Early in April, the governments of Australia and India signed the Australia-India Economic Cooperation and Trade Agreement (ECTA), an interim step on the way to a Comprehensive Economic Cooperation Agreement – which is scheduled for completion by the end of 2022.
Broadly, the ECTA aims to promote trade between Australia and India by reducing or eliminating tariffs. It offers particular advantages to Australian mining and agricultural exporters, with India agreeing to drop tariffs on such products as wool, sheep meat, and a range of minerals.
While the ECTA is likely to provide a boost for transactional business, what’s conspicuously missing is any protection for investors.
This is unusual in a free trade agreement (which is what the ECTA amounts to). Australia is party to more than twenty bilateral and multilateral free trade agreements, and almost all of them contain a chapter dealing with investment protection. Typically, these chapters contain a variety of promises extended by the host country to the foreign investor, and provide the foreign investor with a dispute resolution mechanism, through which it can seek compensation if those promises are broken. But nothing of that kind appears in the ECTA.
To understand why, you need to look back more than ten years to a claim brought by an Australian company, White Industries, against India. White Industries had contracted with an Indian government entity, Coal India, to develop a mine in India. When the contract ended, Coal India refused to return the security deposit paid by White Industries, and White Industries obtained an international arbitration award which stated that it was entitled to repayment of the deposit. The difficult part was enforcing the award in India. More than ten years after White Industries commenced enforcement proceedings in India, the notoriously slow Indian courts had still not reached a final decision on the preliminary question of whether the application should be dealt with under India’s 1967 arbitration law (which was in force when the contract had been signed) or the 1996 law (which was in force when the proceedings began).
White Industries decided to change tack. The Bilateral Investment Treaty (BIT) between India and Australia allowed an investor to bring a claim against the State, and White industries began an arbitration against India arguing that the protections contained in the BIT had been breached. The claim was successful, and India was held liable for White Industries’ loss.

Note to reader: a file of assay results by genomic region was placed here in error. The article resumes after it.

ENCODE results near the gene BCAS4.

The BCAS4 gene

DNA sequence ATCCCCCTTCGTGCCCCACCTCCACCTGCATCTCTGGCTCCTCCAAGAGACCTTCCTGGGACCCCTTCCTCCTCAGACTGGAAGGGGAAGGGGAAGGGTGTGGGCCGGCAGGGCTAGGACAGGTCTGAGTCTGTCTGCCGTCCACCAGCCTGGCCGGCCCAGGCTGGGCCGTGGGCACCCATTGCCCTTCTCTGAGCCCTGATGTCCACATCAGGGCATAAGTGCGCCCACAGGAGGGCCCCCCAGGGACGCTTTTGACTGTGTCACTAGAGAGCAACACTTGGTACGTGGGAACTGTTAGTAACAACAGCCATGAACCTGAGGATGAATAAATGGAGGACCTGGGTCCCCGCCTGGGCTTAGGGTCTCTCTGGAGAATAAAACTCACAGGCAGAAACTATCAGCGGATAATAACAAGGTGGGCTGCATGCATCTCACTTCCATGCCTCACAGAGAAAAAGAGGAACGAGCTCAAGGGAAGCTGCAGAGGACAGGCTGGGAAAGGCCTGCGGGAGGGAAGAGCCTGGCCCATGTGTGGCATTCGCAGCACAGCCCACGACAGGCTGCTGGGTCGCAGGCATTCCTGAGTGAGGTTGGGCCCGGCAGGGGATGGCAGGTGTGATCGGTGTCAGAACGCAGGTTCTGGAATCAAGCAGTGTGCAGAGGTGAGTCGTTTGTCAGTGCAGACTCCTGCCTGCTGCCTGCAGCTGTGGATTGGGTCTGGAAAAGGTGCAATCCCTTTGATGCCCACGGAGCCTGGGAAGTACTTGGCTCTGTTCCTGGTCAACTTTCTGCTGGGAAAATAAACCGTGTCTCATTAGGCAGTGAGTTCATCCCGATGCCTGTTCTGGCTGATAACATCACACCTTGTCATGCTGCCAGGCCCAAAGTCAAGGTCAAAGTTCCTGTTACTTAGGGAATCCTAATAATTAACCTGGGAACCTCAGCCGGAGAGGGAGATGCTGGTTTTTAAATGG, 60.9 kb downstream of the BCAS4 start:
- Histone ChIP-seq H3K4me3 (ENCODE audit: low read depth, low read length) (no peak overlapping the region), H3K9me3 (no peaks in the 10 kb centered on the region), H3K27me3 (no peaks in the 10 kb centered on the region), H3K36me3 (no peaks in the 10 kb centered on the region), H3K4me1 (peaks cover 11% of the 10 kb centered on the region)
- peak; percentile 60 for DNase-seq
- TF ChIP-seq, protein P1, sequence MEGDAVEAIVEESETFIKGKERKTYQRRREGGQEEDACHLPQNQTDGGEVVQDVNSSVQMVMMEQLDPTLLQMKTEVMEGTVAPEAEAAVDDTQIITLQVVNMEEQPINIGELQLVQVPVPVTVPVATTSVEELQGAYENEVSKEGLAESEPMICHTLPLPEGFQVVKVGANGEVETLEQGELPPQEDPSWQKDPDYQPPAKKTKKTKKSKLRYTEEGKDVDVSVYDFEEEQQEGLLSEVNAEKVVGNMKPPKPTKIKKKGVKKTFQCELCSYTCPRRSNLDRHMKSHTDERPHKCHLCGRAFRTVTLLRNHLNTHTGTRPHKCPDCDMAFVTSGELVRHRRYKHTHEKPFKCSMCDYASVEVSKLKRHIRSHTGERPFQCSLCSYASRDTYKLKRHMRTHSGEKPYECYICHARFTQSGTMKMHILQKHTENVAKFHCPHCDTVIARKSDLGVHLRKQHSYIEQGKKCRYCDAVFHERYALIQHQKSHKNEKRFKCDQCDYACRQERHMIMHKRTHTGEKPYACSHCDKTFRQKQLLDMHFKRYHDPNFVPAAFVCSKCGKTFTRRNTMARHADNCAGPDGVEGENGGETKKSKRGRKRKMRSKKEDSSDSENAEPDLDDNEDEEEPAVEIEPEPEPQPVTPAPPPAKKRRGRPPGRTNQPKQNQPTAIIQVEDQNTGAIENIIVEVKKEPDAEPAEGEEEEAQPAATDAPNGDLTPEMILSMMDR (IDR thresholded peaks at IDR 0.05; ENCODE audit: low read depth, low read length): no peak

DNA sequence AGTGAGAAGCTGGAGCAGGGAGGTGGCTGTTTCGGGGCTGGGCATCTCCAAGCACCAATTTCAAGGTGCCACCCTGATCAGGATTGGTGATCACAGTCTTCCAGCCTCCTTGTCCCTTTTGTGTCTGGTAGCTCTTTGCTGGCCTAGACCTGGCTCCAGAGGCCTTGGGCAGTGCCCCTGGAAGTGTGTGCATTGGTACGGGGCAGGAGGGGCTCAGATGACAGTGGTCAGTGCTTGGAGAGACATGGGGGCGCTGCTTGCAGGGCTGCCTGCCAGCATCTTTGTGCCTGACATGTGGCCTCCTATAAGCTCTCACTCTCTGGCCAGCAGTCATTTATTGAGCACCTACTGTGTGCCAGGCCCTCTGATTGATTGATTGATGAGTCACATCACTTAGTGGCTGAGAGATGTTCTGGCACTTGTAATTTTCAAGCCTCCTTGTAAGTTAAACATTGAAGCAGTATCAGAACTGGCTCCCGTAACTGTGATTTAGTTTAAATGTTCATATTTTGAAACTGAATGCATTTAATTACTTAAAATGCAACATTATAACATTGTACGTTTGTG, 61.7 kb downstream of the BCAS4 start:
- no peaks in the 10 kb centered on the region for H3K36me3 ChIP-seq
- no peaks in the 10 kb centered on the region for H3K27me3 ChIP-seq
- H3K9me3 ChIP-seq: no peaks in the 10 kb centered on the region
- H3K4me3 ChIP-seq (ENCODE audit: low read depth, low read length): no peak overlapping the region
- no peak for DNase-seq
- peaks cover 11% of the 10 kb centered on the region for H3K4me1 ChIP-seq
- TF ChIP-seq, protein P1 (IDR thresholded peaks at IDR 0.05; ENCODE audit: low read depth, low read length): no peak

In monetary terms, the claim was (compared to most investor-State disputes) tiny – around $12 million. But its impact was immense and immediate. The Indian government was appalled to realise that it was exposed to an action of this kind by a foreign investor, and it set about terminating its 74 bilateral investment treaties and offering to replace them with a new model, which significantly diluted the protections offered to investors and did not expose the State to the risk of claims. The change was too late to protect India from further (and very much larger) claims, most of which arose from India’s approach to taxation of offshore capital gains, and the cancellation of a number of 2G telecommunications licences. But over the last decade, there has been no doubt over India’s approach to investment treaties: it will enter into them only if there is no scope for State liability.
Not long after the White Industries case, Australia reconsidered its attitude to investor protection treaties when it received a claim from Philip Morris, arising from the introduction of plain packaging for tobacco products. That claim was defeated, but a subsequent report by the Productivity Commission concluded that investor-State dispute provisions produced few quantifiable benefits while exposing the government to substantial risk. A Labor government policy to exclude dispute provisions from investment treaties was later reversed by the Liberal government, but Australia remains far from enthusiastic about these provisions. For example, Australia’s Free Trade Agreement recently concluded with the UK has investor protection provisions, but no means of enforcing them, which renders them futile.
So the absence of investor protections in the ECTA is not a great surprise. India has no real appetite for investor protection treaties, and Australia is ambivalent about them. It remains possible that the position of investors may be addressed when the final Comprehensive Economic Cooperation Agreement is agreed. But don’t hold your breath.
(Max Bonnell acted as counsel for White Industries in its arbitration against India)